Explore essays and memoir
Polymorphous Perversity | Discoveries
New erotica from Anaïs Nin; Emily Dickinson’s bedroom; Isaac Asimov’s dystopias, interracial love circa 1963 and more.
‘In Hollin Hills, we believed our flatware could change the world.’ Jennifer Kabat on the intersection of modernist architecture and espionage.
‘What future youth movement might capture them, those international participants in virtual hunts?’
Peace Shall Destroy Many
‘It creates deep-seated wells of rage that find no release.’ Miriam Toews on pacifism in Mennonite communities.
The Sufferings of this Present Time Are Not Worthy to Be Compared With the Glory Which Shall Be Revealed in Us
‘Every sect needs jargon. We did not have churches, we had halls; services were called meetings; the congregation was the assembly; elders were overseers’
Blue Sky Days
‘For those caught beneath its thrum, there’s no comfort that the drone, and whoever is at its helm in America, is only targeting the bad guys.’ Eliza Griswold introduces Tomas van Houtryve's unsettling photo-essay taken by drones coming close to civilian life in the manner of the drones currently deployed in Afghanistan.
The Interpreters: Among the Brahmins of Benares
‘That first sight of the city curled around the river goes through me like the breath of something old and known and familiar.’ Aatish Taseer revisits Varanasi.
Diary of a Gulag Prison Guard
‘Freedom, even with hunger and cold, is still precious and irreplaceable.’
‘Even today, she still speaks with emotion about Dorian, the transsexual so proud of her breasts, Diane, who weighed only sixty-five pounds, and Steven, who was so frightened of dying alone that Darcy wished she could promise to be with him when the time came.’ Emmanuel Carrère on addiction and poverty in an forgotten America.
Things I Never Told Her
‘I will lay down what I want, and I will get it, and prove I am not the kind of woman who is controlled by a man.’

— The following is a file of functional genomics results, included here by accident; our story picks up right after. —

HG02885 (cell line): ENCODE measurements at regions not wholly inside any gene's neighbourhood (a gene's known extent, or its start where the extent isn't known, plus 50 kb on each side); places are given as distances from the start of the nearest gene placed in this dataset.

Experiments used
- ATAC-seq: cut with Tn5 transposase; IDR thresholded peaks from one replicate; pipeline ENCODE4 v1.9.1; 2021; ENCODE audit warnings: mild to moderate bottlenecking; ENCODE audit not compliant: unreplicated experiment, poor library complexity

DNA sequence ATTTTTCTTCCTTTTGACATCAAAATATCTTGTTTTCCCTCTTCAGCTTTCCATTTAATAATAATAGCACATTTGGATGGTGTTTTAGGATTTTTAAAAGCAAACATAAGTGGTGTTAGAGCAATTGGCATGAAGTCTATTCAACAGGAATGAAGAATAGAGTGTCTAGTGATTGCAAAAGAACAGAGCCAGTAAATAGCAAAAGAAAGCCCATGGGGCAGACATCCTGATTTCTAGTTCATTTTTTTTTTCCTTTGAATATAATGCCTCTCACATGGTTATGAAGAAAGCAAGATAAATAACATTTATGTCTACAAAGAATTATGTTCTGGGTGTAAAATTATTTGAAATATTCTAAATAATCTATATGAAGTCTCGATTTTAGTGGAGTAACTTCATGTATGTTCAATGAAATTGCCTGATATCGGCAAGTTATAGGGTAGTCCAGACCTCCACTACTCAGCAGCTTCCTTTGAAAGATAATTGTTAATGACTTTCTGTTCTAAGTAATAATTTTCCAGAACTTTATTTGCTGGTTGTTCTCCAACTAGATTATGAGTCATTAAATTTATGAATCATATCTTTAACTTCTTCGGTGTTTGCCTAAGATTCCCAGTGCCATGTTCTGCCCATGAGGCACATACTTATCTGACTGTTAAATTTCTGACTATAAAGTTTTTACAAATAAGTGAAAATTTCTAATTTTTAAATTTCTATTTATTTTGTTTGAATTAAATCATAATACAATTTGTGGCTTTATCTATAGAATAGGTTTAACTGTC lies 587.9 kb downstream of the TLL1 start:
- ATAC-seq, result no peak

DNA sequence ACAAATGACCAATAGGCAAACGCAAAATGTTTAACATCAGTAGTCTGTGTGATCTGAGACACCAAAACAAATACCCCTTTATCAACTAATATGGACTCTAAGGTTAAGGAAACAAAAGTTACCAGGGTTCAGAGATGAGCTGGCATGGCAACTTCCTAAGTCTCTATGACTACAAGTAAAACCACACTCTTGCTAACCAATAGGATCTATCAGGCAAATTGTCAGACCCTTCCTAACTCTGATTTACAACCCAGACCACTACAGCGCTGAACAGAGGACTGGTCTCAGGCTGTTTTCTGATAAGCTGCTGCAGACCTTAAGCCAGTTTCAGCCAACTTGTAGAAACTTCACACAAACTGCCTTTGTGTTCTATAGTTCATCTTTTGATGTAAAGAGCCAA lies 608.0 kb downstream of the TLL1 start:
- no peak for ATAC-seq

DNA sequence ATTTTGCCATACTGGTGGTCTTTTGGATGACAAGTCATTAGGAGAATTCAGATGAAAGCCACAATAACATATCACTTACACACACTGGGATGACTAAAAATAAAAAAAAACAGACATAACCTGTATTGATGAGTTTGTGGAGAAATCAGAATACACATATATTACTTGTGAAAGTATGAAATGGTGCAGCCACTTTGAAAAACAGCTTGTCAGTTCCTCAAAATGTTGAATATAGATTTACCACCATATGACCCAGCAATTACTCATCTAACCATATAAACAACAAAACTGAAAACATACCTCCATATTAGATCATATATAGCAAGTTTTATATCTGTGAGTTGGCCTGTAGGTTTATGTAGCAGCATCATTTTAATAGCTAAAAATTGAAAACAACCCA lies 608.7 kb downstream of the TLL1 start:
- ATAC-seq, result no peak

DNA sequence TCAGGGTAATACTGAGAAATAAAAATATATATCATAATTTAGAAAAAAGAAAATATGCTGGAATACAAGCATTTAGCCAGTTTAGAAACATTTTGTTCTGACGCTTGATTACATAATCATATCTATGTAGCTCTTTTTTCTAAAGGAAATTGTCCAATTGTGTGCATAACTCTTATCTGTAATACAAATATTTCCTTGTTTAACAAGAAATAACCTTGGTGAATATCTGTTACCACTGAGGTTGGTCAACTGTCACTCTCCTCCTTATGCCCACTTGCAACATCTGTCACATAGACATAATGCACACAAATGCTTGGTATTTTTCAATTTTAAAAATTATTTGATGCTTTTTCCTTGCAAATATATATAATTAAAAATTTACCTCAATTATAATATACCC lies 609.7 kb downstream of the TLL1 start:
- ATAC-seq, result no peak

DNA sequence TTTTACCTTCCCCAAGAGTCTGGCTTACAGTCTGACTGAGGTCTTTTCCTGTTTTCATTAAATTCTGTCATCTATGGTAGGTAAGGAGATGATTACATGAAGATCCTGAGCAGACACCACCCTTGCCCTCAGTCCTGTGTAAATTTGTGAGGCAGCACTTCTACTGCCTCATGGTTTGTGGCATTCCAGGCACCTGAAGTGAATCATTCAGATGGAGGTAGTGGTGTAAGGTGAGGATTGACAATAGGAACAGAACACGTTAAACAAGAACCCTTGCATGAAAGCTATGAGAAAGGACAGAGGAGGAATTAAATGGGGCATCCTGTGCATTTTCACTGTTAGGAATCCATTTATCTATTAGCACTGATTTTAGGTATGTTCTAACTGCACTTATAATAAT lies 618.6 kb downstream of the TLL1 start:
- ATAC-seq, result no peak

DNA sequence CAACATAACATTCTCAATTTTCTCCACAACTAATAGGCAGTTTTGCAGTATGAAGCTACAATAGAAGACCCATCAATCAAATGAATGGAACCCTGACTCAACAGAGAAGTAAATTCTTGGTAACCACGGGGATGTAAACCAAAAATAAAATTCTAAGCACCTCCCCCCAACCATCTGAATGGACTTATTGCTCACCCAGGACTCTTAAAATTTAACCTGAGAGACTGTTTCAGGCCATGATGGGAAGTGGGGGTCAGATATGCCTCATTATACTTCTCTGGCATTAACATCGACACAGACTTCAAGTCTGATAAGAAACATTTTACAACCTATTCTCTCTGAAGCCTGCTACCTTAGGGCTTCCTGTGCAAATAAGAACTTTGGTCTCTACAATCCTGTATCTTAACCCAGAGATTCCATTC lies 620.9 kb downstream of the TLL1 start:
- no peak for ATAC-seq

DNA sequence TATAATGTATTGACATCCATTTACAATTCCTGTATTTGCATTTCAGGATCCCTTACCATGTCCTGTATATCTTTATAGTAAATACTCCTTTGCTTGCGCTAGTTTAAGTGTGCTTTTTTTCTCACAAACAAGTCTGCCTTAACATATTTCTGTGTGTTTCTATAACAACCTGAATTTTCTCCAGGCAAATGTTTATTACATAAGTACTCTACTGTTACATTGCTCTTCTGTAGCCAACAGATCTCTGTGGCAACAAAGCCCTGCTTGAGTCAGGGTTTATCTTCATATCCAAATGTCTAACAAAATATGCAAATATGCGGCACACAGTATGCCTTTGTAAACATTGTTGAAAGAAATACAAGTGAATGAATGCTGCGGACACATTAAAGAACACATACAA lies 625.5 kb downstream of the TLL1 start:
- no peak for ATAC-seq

The Fall of Rome | Discoveries
Word of the Year 2016: Post-Truth; Don DeLillo on the enemy in the White House; Leonard Cohen, the novelist; Ariel Levy’s Thanksgiving in Mongolia.
Teaching After Trump
‘In a country whose government we do not trust, who do we need more than writers and teachers? And what is more powerful than an inspired youth?’
The White Bloc
‘This election made clear that white people in this country have begun to vote how Southern whites always have: as a bloc.’
The Day After Trump Won
‘I feel afraid, and I do not know what to make of yesterday’s belief. I can see that belief like an object shimmering underwater, a kind of relic.’
The Very Ecstasy of Love | Discoveries
Zadie on Beyoncé, Didion on diarists, Bureaucracy as Sadism, How Did They Win that prize? and more.
Who’s Afraid of Virginia Werewoolf? | Discoveries
Sylvia Plath’s sass, Bob Dylan spars with Leonard Cohen, Guillermo del Toro talks vampires, Shirley Jackson scares the baby boomers
Thomas Pynchon Found! | Discoveries
The politics of outing writers with pseudonyms, the power of Nell Zink’s first sentences, and Trump fiction.
All that Offers a Happy Ending Is a Fairy Tale
‘If you were like me, you would know the obsession of the compulsive reader: every street sign; every bottle label’
Labyrinth of the Heart
‘Every marriage is forged differently; some crack at a touch, others endure beyond belief, still others are tempered by events and time.’
He Had His Reasons
Colin Barrett on the Hawe family murder-suicide, and what the Irish media’s coverage tells us about the nation’s prejudices.
The Unknown Known | Discoveries
A round-up of things we love, from all over the internet.
Who are the Campbells? | Discoveries
Our latest discoveries from the literary internet, from the new selfishness epidemic to artistic theft.
‘The poor hated the poor, natives hated outsiders, settled migrants hated new incomers, the North hated the South, non-Londoners hated London.’
‘They knelt at my feet. They crawled naked across gleaming wooden floors.’
Crocodiles and Fairy Dust
‘I admit the sneaking feeling, just now and then, that those who govern us think we’re the problem.’
The Politics of English Forgetfulness
‘Brexit demonstrates one of England’s most trusted strategies of power: deliberate forgetfulness.’